(Continued from part 2)
What I have posted so far, including this post, is open to some serious charges of deliberate misinterpretation and/or bias. Some of them could be: (i) Particularly fundamentalist translations are used. (ii) The verses are cherry-picked, and those which show Quran in better light are ignored. (iii) Quotations are given almost without any analysis. And, (iv) that the verses supposed to be revealed in particular context are presented as universal principles. I will deal with these charges in the next post (tomorrow), because some material (by the way of examples) is needed before one can make any case on these issues.
Jihad, idolaters and infidels
Verse 2:190 states “And fight in the Way of Allah those who fight you, but transgress not the limits. Truly, Allah likes not the transgressors.” [NQ] This is a much debated verse. Some emphasise “fight in the way of Allah”, indicating fight for religious purposes. Others remind “those who fight you, but transgress not”; therefore, it is a verse sanctioning fighting a defensive war.
The explanation offered by Noble Quran [NQ], however, clearly sides with the first interpretation. NQ’s explanation is worth quoting in full. First, it states that “[T]his Verse is the first one that was revealed in connection with jihad, but it was supplemented by another (9:36)”. We will have a look at 9:36 presently. But before that the meaning and importance of Jihad should be understood as per NQ: “Al-Jihad (holy fighting) in Allah’s Cause (with full force of numbers and weaponry) is given the utmost importance in Islam and is one of its pillars (on which it stands). By Jihad Islam is established, Allah’s Word is made superior, (His Word being La ilaha illallah which means none has the right to be worshipped but Allah), and His Religion (Islam) is propagated. By abandoning Jihad (may Allah protect us from that) Islam is destroyed and the Muslims fall into an inferior position: their honour is lost, their lands are stolen, their rule and authority vanish. Jihad is an obligatory duty in Islam on every Muslim, and he who tries to escape from this duty, or does not in his innermost heart wish to fulfil this duty, dies with one of the qualities of a hypocrite.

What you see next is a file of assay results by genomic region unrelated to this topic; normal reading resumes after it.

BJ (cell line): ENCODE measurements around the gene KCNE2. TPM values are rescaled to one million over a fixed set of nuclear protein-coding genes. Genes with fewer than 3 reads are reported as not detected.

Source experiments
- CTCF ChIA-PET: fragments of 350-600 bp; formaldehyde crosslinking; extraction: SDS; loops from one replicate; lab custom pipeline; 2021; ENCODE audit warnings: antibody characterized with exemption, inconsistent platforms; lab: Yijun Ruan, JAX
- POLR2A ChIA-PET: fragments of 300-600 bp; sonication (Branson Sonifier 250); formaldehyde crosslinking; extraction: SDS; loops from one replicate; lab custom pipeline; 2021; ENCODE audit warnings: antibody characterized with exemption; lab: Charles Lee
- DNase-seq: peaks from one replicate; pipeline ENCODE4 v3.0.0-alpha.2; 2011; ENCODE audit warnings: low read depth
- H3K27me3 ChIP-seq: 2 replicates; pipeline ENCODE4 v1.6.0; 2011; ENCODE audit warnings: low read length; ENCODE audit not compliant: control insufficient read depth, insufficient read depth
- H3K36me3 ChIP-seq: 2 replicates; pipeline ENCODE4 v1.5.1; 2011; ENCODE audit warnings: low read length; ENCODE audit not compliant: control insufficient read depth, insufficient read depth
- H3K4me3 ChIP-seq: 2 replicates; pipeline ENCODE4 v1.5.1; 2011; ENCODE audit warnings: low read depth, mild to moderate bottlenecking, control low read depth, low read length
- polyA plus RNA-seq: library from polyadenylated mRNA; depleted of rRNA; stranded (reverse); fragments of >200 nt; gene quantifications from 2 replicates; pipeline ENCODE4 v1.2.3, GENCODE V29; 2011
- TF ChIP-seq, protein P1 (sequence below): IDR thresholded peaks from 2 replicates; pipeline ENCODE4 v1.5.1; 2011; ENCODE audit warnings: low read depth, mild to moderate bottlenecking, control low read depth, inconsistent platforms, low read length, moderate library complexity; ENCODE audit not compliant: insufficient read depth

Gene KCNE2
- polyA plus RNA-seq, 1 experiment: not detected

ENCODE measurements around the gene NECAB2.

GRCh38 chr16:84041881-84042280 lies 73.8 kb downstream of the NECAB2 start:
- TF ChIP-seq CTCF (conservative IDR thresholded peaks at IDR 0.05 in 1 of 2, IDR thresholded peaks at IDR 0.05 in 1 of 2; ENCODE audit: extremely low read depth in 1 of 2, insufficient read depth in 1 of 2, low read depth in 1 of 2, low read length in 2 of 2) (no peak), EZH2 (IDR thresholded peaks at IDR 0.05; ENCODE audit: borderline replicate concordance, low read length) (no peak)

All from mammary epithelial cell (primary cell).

Narrated ‘Abdullah bin Masud: I asked Allah’s Messenger, “O Allah’s Messenger! What is the best deed?” He replied, “To offer the (prayers) at their early fixed stated times.” I asked, “What is next in goodness?” He replied, “To be good and dutiful to your parents.” I further asked, “What is next in goodness?” He “To participate in Jihad in Allah’s Cause.” I did not ask Allah’s Messenger anymore and if I had asked him more, he would have told me more. (Sahih Al-Bukhari, Vol.4, Hadith No.41).” [Emphasis added]
This explanation does not leave any doubt that: (i) jihad is not some internal purification as far as this verse is concerned, it has to be fought with ‘full numbers and weaponry’, this is a duty, so no deviating interpretation is allowed. (ii) It is not a defensive war, but one to make Allah’s word and Islam supreme, which means nothing else can be worshipped. (iii) Jihad is at the least third best deed for a Muslim, after offering regular prayers and looking after one’s parents.
But there are other interpretations. We should have a look at the least at one of them. TuQ explains in footnote 266 that the call to fight is given to Muslims (O Muslims!). Then goes on to explain in footnote 267 that “in the way of Allah” refers to “in the cause of His true Religion; in the cause of truth, justice, equity and humanity. To combat the dark forces of polytheism, superstition, perfidy, irreligion, and religious persecution, and not for the greed of booty or for self-aggrandisement, nor yet to extend the ‘sphere of influence’ of this country or that. Is the extermination of moral evil, in any sense, an unworthy object of war?” [Emphases added]